In Disneylanders, 14-year-old Casey Allison, on the brink of starting high school, struggles to find a new identity on her family’s annual summer vacation, but with the help of an outgoing boy she meets while waiting in line, she discovers that Disneyland is the one place where her overprotective parents let her have the freedom to grow up.
*A copy was provided by Theme Park Press in exchange for an honest review. Thanks Bob and Kate!*
I never really expected to get so much feels about Disneylanders. Truth be told, I expected it to be a touching and light tale of a girl’s adventures in Disneyland. But wow, what I got was a bucketload of Disney feels and the insatiable urge to watch Disney films and fly to Hong Kong where the closest Disney theme park is located. 3 weeks later and I still can’t get over this beautiful little blue book. As I write this, I’m listening to Disney songs on YouTube. Dear Kate, why must you torture me so?!?!?!?!?!?!
Disneylanders revolves around Casey, a teenager suffocated by her parents’ over-protectiveness. The dysfunctional family provided some comic relief since Bert and Casey’s plot line dealt with some pretty heavy issues.
What made this book so compelling was the author’s writing style. It wasn’t too fast nor too slow and totally captured the essence of growing up. Kate’ characters were all three-dimensional and written with a lot of depth. I really liked how Bert wasn’t a typical perfect guy but rather a boy with real problems that were experienced by today’s youth. His vulnerabilities were shown throughout the book, which naturally made him my fictional boyfriend number 57. [Why commit to 1 boyfriend when you can have 57?] Casey’s character was amazing as well. She was headstrong and stubborn yet insecure at the same time. Her maturity for her age was very endearing and GAH, I just love her and Bert so much!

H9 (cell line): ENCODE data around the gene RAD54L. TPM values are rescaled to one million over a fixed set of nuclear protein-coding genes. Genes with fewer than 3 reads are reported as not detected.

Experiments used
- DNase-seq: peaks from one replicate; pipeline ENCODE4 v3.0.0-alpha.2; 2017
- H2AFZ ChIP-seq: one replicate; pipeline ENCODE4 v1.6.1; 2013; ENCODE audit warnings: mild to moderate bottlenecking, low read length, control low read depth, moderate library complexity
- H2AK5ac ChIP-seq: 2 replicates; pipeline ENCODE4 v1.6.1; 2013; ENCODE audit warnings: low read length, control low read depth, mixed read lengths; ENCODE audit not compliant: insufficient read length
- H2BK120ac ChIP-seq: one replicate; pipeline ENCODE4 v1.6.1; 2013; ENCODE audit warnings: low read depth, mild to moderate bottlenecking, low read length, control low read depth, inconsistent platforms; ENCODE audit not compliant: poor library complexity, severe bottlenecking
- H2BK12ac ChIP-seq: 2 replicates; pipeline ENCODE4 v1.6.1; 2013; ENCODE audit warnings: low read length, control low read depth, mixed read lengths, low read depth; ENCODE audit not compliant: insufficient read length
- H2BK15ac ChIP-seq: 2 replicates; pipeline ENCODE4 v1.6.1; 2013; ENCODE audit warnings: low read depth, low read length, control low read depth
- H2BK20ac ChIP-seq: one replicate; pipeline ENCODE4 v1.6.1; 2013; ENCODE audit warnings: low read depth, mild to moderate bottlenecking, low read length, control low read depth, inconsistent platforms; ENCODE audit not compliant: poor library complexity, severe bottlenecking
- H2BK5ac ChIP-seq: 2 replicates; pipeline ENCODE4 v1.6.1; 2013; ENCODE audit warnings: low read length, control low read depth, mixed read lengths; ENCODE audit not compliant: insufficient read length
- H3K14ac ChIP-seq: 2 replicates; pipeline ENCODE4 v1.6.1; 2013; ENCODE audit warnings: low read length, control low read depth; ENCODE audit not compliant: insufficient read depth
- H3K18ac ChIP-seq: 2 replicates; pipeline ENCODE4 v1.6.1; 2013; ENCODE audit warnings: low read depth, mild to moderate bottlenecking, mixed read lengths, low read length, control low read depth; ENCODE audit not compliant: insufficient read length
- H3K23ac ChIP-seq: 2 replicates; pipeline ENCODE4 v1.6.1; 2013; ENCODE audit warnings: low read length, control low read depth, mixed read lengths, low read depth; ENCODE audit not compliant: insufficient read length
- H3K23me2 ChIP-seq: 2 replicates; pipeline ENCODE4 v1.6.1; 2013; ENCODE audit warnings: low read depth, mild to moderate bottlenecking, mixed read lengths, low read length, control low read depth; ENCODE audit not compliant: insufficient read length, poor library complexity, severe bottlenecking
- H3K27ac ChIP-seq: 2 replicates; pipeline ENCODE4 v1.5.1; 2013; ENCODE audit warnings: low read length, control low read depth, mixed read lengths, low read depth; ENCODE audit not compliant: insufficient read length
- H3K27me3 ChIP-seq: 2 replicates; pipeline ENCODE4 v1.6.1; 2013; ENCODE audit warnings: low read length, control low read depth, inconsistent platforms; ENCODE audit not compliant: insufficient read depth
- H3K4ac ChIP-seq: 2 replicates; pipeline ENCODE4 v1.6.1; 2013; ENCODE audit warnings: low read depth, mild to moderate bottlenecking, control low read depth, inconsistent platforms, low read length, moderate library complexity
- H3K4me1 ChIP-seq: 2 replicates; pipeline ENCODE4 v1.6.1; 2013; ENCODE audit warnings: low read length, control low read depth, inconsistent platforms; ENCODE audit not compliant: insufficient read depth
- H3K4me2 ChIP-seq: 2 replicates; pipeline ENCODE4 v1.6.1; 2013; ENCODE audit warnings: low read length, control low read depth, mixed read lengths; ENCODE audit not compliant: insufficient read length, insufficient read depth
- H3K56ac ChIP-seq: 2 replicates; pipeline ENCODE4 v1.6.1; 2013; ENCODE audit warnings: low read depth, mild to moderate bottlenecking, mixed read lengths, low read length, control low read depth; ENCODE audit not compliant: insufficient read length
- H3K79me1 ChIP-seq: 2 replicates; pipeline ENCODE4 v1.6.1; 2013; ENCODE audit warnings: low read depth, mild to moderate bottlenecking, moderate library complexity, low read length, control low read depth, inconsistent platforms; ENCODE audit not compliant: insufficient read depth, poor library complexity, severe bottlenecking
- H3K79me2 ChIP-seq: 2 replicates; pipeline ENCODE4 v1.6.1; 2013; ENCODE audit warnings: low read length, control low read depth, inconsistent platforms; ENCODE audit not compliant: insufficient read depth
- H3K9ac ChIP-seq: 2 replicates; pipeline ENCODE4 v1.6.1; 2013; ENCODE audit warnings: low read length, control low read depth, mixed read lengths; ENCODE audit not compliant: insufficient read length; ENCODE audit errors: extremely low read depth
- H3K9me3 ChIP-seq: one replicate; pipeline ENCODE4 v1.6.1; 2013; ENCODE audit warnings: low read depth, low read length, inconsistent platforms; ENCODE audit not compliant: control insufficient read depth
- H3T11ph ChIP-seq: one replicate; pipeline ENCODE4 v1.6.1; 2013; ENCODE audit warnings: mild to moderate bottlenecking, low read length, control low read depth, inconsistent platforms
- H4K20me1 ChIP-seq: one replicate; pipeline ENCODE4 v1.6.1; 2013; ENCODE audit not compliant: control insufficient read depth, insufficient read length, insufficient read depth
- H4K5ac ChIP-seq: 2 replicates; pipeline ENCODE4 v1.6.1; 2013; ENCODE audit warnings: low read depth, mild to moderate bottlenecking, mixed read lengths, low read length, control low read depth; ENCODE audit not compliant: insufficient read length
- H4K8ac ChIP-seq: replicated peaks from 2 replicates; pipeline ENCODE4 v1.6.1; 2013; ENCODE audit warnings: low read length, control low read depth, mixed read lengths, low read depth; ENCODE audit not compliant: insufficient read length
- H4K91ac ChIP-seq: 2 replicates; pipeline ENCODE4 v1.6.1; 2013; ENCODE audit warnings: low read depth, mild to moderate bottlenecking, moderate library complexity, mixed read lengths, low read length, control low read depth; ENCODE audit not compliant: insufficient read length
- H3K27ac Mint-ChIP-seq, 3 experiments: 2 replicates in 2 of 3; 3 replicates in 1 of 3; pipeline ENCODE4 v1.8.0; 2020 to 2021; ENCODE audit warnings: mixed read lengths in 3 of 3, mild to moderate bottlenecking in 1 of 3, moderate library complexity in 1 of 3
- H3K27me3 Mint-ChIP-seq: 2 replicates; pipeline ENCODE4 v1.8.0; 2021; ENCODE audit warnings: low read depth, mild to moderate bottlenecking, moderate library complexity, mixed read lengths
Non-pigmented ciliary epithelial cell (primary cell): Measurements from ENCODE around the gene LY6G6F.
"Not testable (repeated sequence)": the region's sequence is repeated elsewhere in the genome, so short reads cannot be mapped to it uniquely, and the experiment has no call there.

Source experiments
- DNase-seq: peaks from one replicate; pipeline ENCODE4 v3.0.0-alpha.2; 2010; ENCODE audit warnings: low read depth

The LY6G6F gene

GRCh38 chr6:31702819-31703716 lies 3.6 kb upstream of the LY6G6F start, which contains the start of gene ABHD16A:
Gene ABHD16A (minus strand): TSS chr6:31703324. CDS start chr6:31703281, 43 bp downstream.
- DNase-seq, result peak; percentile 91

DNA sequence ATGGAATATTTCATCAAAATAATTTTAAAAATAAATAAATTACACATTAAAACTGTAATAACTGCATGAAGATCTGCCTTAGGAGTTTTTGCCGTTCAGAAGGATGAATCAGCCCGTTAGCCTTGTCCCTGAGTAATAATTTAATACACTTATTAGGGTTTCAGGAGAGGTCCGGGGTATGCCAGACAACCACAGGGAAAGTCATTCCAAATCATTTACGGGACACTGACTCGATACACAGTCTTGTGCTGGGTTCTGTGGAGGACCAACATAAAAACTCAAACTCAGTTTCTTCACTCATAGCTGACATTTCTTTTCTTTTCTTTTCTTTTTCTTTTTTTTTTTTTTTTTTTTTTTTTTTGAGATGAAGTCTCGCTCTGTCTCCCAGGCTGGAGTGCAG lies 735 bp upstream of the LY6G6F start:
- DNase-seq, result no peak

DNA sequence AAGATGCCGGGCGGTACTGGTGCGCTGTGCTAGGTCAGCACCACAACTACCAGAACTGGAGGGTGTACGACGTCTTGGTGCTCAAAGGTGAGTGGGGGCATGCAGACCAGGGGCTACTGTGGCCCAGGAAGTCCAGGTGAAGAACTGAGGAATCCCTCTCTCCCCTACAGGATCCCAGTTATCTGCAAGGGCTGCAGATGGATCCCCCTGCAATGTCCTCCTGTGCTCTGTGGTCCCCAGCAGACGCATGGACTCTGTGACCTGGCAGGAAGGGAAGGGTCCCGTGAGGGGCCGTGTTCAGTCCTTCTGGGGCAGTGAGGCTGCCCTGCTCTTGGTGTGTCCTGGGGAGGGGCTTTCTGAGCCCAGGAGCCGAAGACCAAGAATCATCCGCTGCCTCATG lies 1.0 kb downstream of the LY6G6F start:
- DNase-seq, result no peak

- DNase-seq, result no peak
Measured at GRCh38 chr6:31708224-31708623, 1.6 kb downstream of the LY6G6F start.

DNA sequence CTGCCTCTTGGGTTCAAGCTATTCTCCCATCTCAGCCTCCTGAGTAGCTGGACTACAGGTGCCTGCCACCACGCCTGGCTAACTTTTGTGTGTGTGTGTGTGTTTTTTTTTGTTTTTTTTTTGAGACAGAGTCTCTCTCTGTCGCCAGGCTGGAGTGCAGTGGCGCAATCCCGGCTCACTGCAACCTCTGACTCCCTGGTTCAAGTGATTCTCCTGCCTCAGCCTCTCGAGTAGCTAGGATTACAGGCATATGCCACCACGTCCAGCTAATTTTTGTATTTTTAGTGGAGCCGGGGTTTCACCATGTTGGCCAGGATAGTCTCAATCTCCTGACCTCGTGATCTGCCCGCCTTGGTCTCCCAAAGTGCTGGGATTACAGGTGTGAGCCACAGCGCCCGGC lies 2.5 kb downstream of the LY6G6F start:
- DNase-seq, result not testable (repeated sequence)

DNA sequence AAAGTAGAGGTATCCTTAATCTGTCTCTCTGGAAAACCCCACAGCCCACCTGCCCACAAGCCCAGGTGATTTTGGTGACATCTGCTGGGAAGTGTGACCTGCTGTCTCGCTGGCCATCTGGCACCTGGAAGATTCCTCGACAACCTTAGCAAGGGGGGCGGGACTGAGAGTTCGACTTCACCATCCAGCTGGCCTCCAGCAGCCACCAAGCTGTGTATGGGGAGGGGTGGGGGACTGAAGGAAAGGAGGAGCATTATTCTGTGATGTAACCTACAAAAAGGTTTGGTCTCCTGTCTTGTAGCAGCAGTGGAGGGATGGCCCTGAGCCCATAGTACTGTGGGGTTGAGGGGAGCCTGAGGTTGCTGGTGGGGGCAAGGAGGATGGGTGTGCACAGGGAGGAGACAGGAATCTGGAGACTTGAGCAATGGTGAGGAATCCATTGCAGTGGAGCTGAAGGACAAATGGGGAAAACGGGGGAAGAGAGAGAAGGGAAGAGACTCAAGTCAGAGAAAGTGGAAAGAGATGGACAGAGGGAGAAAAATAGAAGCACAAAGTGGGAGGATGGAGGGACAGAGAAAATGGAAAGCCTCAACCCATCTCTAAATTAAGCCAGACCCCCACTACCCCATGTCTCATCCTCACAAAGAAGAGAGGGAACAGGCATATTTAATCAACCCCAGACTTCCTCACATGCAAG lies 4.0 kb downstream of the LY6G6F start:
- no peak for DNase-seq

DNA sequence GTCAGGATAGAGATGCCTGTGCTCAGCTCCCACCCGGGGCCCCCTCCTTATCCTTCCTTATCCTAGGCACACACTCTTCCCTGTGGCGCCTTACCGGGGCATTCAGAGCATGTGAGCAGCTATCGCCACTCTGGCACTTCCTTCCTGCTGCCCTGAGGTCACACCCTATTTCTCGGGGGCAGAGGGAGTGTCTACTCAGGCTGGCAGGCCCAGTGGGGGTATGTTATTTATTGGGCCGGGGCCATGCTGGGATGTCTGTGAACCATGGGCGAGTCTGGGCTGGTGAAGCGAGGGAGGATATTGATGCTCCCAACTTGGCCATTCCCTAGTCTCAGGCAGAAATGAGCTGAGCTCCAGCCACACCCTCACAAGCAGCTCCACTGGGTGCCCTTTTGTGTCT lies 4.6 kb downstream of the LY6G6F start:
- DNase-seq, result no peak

Another thing that was so captivating about this book were the chapter names. They all had a connection with Disneyland and Disney in general. I tried to spot all of them but sadly, I could only accomplish around 3 or so.
Now let me get all book report-y here. I’m sorry for being so analytical about the book but it’s a very wonderful book and I can’t help but look for sublime messages and symbolisms. So if you don’t want to read this Disneylanders by Kate Abbott mini-thesis, feel free to leave my blog but please, leave a comment because you get a free cupcake if you do.
In Disneylanders, I noticed that a lot of the rides Casey and Bert rode broke down as they were right in the middle of the attraction. This was the most prevalent thing on my mind as I read the book. There are 3 possible interpretations for this. One, Bert and Casey have some serious karma and the universe hated them for some unexplainable reason. Two, the rides at Disneyland are in a deplorable condition, in which case you should take care while in Disneyland and don’t forget your life insurance! However, this is my speculation; the breaking down of the rides was a metaphor for reality. When riding the attractions, Casey could forget how her best friend was constantly ditching her and the way her parents were a regular source of embarrassment. But the thing about escapism is we can’t really forget the fact that we live in reality. We always have to come back to it sooner than later. So what I’m saying is that maybe the rides breaking down was the universe’s way of reminding Casey that try as she might, she can’t always avoid her unbearable reality.
Disneylanders didn’t focus much on the actual amusement park but rather how the park itself was a catalyst of Casey’s maturation throughout the whole trip. It was certainly mind-blowing how the author managed to do this. I mean READ THE BOOK. You’ll see what i’m talking about.
Kate Abbott has written a magical and poignant coming-of-age tale that I feel very honoured to have had the opportunity to read. Disneylanders is simply brilliant. I can’t wait to see what the future has in store for Ms. Abbott’s incredible writing skills.